I have received a flurry of letters from overseas readers asking if I might explain a phrase spoken in the BBC’s reporting of the budget, which referred to a ‘raft’ of measures announced by the Chancellor.
The usage dates from Tudor times, when the manuscripts of laws drafted at Hampton Court were swum down the Thames to Westminster suspended from the bills of trained swans. For many years the arrangement worked in an entirely satisfactory manner, and led to the usage of the word ‘bill’ to mean proposed legislation. However, with an increasingly active and vociferous parliament, special difficulties arose when multiple documents, collectively too heavy to be carried by a single swan, had to be swum together. The trained swans were fiercely territorial, and when tasked with swimming in a group the enraged avians would instead lash out at each other with the draft laws suspended from their powerful necks, paying no heed to even the sternest admonishments of the royal swan-herds.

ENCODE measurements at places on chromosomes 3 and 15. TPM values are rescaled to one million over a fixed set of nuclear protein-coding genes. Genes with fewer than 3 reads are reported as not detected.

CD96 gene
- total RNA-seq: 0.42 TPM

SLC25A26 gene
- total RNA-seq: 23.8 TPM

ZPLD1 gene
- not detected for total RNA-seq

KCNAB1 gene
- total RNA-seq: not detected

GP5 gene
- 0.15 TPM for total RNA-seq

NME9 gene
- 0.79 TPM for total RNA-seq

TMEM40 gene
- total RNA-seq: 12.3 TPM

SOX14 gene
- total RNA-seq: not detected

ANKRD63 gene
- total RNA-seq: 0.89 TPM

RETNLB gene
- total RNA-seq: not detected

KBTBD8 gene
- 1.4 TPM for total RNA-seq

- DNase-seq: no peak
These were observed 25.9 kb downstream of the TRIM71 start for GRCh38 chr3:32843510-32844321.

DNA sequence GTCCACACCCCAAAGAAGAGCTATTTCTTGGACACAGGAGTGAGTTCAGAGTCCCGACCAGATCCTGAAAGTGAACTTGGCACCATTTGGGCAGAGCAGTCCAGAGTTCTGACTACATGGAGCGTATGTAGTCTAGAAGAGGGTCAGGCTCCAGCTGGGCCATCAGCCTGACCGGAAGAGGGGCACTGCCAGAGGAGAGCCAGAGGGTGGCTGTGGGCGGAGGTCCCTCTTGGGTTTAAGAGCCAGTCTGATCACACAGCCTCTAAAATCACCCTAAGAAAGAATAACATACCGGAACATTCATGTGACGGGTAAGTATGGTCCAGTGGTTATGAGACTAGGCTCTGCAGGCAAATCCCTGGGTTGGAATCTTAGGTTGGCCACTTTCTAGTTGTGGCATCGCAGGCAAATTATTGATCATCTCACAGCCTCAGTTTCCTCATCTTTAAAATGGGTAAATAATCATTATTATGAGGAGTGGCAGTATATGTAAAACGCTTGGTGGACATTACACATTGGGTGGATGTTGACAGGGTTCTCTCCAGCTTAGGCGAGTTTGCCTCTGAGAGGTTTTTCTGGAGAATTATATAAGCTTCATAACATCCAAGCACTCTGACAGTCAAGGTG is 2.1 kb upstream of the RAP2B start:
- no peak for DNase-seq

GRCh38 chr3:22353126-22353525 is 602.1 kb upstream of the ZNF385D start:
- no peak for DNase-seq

It was the naval architect Roger de Plessis who found the solution to the difficulty. After a package of velum flung by a particularly enraged cob was later found floating in the outer reaches of the Thames near Sheppey, de Plessis realised that the draft laws admirably combined the properties of buoyancy and water-resistance, so that large numbers of them could safely be bound into a raft that could be steered down the Thames by a punter with suitable knowledge of the idiosyncrasies of its current.
After the first demonstration of the technique almost came to grief when the punter suffered a large splinter from the rough-hewn pole of fir with which he had been expected to propel and steer the raft, Sir Roger (as he had recently become) from his own purse commissioned a spectacular pole of peerless black ebony, known for its unsurpassed ability to endure submersion in water. The name ‘Black Rod’ survives to this day from the habit of the state punter to announce his arrival at parliament by knocking his ebony pole on the riverside entrance.